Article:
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Re: [css-variables] Proposed implementation needlessly complex

From: François REMY <fremycompany_pub@yahoo.fr>
Date: Fri, 10 Feb 2012 11:34:55 +0100
Message-ID: <DF58E4036B6743CFB2A7AB6EB1C43D1B@FREMYD2>
To: <www-style@w3.org>
That version of CSS variables has some major advantages, including :

(1) It doesn’t introduce any new concept to the language, it doesn’t change the language syntax, it has no compat issue.

(2) The value of a variable can depend on the location in the document. This is really useful since you may want to define variables like “background-color”, “normal-text-color” and “highlight-text-color”. Those will depend on the location in the document.

Personnally, I was promoting the $var proposal until I saw that implementation of CSS Variables. Seriously, this is the most elegant proposal I had to see yet. But I accept that not everybody share my own personal tastes. And I agree that data(name) is long: I would prefer $name, too, but I think it’s countrary to the CSS conventions and, more importantly, could create inconsistency if we expand variables to more complex cases like default values.

Regards,
François


From: Ernie Bello 
Sent: Thursday, February 09, 2012 4:42 PM
To: www-style@w3.org 
Subject: [css-variables] Proposed implementation needlessly complex
Web developers have long taken advantage of CSS metalanguages like Sass or LESS to make the benefits of variables a reality before this spec was introduced. The problem I see with the spec as currently written is that the W3C's implementation differs quite a bit from the accepted conventions of these metalanguages.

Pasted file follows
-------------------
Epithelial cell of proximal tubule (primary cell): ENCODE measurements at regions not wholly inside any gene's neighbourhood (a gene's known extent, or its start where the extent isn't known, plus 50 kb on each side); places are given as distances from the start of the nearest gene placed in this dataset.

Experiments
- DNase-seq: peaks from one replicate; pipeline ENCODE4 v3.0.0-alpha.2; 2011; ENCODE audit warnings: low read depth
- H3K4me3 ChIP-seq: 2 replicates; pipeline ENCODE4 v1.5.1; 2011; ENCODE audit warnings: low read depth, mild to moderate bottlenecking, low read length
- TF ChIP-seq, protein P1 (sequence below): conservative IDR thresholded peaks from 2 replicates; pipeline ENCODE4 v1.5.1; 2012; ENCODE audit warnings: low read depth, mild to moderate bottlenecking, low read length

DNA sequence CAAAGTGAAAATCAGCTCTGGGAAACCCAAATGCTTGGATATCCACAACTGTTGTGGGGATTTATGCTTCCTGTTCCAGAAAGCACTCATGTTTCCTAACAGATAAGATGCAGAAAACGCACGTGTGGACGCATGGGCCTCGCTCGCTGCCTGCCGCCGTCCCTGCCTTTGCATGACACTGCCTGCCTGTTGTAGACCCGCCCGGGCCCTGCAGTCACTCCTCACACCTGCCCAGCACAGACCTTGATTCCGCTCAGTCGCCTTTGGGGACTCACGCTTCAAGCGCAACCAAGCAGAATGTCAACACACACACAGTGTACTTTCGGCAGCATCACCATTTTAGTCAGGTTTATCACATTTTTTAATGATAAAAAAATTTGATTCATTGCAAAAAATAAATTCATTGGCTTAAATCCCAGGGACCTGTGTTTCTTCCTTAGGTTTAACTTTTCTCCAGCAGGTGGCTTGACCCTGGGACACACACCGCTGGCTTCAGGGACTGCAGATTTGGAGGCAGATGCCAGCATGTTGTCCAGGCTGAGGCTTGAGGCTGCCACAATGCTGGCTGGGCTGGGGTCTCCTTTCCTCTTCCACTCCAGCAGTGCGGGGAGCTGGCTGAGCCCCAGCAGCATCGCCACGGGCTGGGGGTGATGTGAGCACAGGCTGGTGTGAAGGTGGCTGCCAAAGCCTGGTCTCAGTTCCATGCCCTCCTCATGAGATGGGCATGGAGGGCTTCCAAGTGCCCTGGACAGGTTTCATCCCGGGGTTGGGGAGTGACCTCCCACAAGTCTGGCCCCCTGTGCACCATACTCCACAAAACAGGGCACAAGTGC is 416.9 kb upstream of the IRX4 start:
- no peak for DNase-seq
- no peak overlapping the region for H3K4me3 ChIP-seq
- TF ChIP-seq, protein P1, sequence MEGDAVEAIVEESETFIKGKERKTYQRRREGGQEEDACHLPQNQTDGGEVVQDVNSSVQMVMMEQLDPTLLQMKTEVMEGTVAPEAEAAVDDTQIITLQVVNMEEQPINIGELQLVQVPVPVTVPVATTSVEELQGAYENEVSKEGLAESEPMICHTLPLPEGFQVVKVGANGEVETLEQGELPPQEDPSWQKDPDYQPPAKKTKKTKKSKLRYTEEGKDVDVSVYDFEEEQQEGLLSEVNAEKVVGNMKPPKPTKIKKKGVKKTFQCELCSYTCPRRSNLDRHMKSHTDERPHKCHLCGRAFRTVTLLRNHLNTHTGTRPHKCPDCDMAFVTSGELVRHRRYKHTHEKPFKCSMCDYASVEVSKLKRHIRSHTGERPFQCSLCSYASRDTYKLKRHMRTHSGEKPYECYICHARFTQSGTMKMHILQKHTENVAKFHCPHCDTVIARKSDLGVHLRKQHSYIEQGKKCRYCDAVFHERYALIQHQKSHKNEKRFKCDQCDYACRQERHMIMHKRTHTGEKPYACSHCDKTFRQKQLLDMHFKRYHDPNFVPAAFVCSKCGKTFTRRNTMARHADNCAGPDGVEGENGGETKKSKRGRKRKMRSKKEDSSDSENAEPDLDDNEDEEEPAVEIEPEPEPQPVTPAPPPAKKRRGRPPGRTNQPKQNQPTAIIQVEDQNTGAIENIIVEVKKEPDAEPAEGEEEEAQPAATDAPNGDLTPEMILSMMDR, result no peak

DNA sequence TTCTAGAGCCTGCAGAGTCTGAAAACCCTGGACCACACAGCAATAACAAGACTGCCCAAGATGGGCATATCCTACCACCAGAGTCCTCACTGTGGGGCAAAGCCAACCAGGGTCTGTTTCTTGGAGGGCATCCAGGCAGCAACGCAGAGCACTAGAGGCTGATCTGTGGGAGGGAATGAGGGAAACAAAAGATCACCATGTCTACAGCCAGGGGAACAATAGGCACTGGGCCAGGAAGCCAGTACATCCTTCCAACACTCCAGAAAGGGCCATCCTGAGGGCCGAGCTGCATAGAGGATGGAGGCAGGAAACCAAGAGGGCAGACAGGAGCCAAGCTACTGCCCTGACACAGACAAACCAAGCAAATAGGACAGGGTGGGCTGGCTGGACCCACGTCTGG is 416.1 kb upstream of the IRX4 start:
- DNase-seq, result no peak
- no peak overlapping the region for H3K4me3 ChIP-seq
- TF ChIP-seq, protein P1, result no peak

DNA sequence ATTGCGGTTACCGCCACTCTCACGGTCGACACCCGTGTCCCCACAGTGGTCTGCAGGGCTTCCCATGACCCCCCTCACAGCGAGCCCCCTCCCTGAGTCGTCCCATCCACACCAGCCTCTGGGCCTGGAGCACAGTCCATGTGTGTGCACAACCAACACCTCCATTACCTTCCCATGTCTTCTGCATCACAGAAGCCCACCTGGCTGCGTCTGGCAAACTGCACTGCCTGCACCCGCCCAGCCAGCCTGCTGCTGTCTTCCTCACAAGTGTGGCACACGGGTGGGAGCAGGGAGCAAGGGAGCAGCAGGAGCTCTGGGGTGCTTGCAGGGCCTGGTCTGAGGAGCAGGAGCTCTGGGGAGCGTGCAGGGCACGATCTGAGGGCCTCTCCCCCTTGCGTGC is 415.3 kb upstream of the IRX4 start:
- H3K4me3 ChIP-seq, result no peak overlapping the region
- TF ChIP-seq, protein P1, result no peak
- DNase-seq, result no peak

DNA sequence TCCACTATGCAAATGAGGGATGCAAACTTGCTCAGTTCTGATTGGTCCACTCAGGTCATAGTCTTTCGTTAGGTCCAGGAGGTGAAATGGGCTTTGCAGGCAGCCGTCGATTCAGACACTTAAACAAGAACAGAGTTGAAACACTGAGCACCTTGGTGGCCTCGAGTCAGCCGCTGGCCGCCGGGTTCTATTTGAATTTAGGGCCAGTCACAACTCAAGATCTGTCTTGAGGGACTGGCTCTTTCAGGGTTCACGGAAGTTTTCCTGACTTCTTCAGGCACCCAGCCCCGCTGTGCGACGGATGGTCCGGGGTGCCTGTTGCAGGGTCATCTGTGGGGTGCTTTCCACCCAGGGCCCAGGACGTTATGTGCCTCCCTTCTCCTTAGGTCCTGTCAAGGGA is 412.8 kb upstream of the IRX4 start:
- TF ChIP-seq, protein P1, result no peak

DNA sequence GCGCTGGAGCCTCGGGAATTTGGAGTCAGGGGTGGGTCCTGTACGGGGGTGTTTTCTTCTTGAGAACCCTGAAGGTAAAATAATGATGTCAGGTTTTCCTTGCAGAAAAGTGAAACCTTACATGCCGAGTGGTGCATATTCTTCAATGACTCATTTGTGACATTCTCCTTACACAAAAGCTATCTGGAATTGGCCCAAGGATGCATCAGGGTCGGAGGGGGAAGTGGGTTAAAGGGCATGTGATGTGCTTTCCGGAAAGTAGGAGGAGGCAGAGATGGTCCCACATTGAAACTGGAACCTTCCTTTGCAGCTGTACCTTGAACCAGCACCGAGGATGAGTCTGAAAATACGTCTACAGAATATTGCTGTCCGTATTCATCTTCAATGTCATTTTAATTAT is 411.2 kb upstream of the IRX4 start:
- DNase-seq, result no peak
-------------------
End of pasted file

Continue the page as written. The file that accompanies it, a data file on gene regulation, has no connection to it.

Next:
Variables should be easy: define a symbolic name for what you need and set it to a value. In order to retrieve the value, use the variable's symbolic name. To use Sass's implementation as an example:  
$link-color: blue;
a { color: $link-color; }

LESS's implementation differs only in the initial character used to define a variable, it uses the @ symbol instead of the $. In contrast, the W3C's proposed implementation is needlessly complex. The W3C equivalent to the above example:
:root { data-link-color: blue; }
a { color: data(link-color); }

According to the W3C, defining a variable is accomplished by data-* properties[1]. That convention seems to have been proposed only due to the "similarity to the custom data attributes" in HTML5. The issue here is a matter of semantics. Data attributes in HTML do not define variables, but properties of an element, and more than one data attribute of the same name can and usually does exist in a HTML document. Using the same notation to define a variable name that shouldn't change doesn't make sense.

Also, the use of the data function in order to output the property's value is confusing and results in more complex and less readable code. The return output of a function isn't a "variable" in the common sense of the term.

I believe that the proposed CSS Variables spec should embrace the prior implementation lead provided by Sass or LESS. It will result in a clearer spec and acknowledge the practices already in use by web developers everywhere.


[1] http://dev.w3.org/csswg/css-variables/#data-property
Received on Friday, 10 February 2012 10:35:42 GMT

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